Writing Numbers in Words
Date: 10/15/97 at 22:16:20 From: Leah Faye Songalia Subject: Numbers in words Write each number in words: 1) 73.78007 2) 2.900087 (3) 34.4939.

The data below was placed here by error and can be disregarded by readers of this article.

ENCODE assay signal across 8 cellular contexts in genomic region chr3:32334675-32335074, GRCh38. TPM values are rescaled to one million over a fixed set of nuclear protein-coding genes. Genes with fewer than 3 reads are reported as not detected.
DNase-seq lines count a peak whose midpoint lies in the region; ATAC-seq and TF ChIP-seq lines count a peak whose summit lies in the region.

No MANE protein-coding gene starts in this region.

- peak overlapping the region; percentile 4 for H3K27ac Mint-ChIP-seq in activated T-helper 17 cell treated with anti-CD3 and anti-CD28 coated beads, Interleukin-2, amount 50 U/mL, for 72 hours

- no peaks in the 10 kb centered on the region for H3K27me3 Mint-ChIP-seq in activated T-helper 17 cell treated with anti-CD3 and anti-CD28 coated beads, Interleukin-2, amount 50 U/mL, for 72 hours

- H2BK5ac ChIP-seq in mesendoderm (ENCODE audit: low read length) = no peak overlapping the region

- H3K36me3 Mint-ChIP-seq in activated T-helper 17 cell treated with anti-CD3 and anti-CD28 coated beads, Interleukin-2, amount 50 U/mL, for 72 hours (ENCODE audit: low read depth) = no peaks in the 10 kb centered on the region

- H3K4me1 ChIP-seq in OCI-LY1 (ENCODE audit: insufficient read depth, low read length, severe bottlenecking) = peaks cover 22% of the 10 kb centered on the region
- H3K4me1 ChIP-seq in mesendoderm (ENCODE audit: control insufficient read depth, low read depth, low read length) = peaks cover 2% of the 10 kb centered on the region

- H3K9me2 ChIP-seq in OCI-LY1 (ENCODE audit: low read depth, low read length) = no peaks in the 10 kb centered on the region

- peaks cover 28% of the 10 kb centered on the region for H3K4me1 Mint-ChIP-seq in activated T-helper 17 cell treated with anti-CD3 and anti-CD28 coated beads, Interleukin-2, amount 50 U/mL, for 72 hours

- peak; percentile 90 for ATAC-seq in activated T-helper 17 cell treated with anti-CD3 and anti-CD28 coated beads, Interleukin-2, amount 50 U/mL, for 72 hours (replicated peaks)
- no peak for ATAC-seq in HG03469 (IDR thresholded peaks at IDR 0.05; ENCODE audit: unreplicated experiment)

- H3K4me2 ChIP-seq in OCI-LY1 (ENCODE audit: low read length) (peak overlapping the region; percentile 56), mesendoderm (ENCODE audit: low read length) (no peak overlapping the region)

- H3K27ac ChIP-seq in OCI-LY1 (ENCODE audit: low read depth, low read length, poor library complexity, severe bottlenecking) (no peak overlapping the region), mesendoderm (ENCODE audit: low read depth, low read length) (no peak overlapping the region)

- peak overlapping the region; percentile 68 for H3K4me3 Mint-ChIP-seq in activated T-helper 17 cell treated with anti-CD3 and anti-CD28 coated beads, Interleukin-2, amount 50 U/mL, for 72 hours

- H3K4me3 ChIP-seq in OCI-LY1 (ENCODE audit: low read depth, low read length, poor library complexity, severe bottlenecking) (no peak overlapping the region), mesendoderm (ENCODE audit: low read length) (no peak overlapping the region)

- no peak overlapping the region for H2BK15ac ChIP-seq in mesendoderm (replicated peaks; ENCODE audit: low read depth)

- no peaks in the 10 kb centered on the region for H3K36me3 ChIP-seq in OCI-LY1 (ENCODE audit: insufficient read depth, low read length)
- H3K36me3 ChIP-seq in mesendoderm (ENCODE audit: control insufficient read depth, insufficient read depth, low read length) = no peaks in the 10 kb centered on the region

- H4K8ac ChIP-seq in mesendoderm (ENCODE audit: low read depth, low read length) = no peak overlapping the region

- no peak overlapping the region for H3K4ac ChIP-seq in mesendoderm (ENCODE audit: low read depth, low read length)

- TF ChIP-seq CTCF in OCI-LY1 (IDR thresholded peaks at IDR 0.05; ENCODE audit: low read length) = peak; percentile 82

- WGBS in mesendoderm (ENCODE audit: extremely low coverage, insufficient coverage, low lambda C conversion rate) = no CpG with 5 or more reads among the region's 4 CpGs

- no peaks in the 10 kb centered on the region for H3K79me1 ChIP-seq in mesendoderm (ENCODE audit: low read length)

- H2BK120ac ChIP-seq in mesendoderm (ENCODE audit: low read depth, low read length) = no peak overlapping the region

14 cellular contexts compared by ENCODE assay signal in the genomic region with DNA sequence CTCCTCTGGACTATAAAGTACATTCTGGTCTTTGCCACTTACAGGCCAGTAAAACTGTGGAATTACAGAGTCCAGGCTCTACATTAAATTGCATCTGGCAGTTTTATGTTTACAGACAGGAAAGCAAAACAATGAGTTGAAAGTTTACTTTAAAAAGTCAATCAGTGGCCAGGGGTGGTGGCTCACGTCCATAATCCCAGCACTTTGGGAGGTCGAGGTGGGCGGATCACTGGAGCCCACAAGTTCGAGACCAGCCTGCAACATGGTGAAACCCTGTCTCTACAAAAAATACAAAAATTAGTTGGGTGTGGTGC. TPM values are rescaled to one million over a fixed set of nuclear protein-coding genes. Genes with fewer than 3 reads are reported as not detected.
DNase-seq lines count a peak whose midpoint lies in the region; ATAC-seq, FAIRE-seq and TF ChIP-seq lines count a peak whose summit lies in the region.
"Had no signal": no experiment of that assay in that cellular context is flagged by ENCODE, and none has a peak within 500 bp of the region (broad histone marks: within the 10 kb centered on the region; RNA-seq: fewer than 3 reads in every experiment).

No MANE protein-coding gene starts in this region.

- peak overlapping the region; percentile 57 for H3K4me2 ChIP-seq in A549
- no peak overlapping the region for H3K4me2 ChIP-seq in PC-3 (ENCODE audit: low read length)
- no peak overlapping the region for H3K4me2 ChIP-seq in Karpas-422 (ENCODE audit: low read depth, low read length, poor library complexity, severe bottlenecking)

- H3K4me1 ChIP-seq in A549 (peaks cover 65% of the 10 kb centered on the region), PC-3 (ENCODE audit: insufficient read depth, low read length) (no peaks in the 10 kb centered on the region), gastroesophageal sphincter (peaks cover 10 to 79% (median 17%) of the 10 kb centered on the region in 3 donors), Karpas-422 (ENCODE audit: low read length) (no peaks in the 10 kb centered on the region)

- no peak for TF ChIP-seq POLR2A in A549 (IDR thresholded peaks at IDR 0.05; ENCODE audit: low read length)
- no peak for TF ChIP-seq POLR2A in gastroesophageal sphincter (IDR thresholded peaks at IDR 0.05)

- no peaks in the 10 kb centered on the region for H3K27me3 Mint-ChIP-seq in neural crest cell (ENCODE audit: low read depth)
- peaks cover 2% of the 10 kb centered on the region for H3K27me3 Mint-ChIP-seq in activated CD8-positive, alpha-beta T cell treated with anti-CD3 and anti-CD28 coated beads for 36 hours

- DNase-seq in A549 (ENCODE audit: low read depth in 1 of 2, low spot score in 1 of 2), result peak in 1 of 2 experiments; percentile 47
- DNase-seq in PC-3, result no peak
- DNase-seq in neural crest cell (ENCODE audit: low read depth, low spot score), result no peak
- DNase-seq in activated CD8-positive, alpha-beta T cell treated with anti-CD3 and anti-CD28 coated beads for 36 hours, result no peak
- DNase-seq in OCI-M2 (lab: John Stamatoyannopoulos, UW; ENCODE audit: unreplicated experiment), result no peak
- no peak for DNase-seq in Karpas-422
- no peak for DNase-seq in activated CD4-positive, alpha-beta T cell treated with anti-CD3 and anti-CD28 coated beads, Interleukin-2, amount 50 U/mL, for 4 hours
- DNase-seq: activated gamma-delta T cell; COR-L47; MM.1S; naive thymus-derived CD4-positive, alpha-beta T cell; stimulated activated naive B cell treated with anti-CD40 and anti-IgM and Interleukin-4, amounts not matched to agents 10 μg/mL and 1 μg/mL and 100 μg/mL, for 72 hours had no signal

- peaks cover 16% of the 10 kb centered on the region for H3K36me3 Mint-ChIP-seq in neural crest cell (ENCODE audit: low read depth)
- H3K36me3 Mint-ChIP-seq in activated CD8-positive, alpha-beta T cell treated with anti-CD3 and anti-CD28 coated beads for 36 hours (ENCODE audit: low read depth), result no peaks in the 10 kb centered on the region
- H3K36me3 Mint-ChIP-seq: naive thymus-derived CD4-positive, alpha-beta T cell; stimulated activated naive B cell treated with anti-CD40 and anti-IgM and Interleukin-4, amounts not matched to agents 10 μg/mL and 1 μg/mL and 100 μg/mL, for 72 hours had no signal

Date: 10/24/97 at 18:25:59 From: Doctor Sonya Subject: Re: Numbers in words Dear Leah, The key to writing numbers in words is knowing the name of the place where each digit is. For example, the number 461 has a 4 in the "hundreds" place, a 6 in the "tens" place, and a 1 in the "ones" place. Have you learned about place value in school yet? Place value is the key to this problem. Using our above example, 461 in words is: 4 hundreds (400) plus 6 tens (60) plus 1 ones (1). We change this around a little bit so that it is in standard English, and we get "four hundred sixty-one". (Remember that 6 tens is sixty.) The question you are asking us is a little bit more complicated, because it has decimals in it and so you also have to worry about the names of the places after the decimal point. Let's take some decimals. I choose 4.337829. Here are the names of the places. I'll put a star in each place I'm talking about: 4.*37829 tenths place 4.3*7829 hundredths place 4.33*829 thousandths palce 4.337*29 ten thousandth place 4.3378*9 hundred thousandths place 4.33782* millionths place Do you see a pattern here? Remember that a decimal is just another way of writing a fraction. For example: 0.3 is really 3/10 In words, 3/10 is "three tenths," so 0.3 is also called "three tenths," and the 3 is in the "tenths" place. The same is true for 0.33 = 33/100. Can you figure our what 33/100 is in words? Let's try to do one of the examples you sent us: 73.78007 1) First, what's before the decimal point? You know what that is: it's seventy-three. 2) Now for after the decimal point. The first thing you have to do is figure out how to say the number as if the decimal point weren't there. 4.9832 --> 9832 --> nine thousand eight hundred thirty-two 0.364 --> 364 --> three hundred sixty-four In our example, 73.78007 --> 78007 --> seventy-eight thousand seven. 3) The next step is to figure out what the name of the smallest place (the place farthest to the right) is. In our number, it's the hundred thousandths place. 4) Finally, you say the whole number after the decimal, followed by the name of this place: seventy-eight thousand seven hundred thousandths This is the way to say everything after the decimal. 5) Now that we know how to say everything before the decimal and after the decimal, we just have to connect it with an "and": "seventy-three" and "seventy-eight thousand seven" hundred thousandths. Now you can do your other examples the same way. I hope this helps. I haven't explained everything completely, so write us back if you have any questions. -Doctor Sonya, The Math Forum Check out our web site! http://mathforum.org/dr.math/
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